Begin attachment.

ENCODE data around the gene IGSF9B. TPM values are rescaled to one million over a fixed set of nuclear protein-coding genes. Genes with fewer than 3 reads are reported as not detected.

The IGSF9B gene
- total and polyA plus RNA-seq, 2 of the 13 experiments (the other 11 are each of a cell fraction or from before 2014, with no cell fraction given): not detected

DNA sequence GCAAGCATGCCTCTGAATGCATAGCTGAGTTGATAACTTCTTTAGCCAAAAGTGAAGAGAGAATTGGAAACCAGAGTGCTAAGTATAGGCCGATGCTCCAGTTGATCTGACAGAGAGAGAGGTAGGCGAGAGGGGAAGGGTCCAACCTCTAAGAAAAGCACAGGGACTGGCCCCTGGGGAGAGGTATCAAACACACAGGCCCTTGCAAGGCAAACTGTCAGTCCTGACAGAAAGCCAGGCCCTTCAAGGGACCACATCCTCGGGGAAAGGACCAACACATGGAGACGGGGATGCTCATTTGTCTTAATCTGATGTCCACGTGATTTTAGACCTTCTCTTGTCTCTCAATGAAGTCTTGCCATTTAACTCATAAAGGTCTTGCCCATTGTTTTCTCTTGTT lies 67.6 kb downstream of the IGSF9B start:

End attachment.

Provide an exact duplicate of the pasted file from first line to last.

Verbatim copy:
ENCODE data around the gene IGSF9B. TPM values are rescaled to one million over a fixed set of nuclear protein-coding genes. Genes with fewer than 3 reads are reported as not detected.

The IGSF9B gene
- total and polyA plus RNA-seq, 2 of the 13 experiments (the other 11 are each of a cell fraction or from before 2014, with no cell fraction given): not detected

DNA sequence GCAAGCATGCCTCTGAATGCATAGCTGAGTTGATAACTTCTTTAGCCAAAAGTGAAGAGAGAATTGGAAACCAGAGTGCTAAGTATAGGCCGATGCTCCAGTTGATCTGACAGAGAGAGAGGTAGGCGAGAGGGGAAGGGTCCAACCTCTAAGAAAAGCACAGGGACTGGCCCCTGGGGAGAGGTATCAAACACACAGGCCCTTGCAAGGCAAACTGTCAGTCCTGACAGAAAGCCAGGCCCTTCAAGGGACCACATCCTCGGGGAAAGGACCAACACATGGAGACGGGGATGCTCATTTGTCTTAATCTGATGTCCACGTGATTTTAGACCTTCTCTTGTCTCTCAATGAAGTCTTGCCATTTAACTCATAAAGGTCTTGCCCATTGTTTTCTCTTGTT lies 67.6 kb downstream of the IGSF9B start: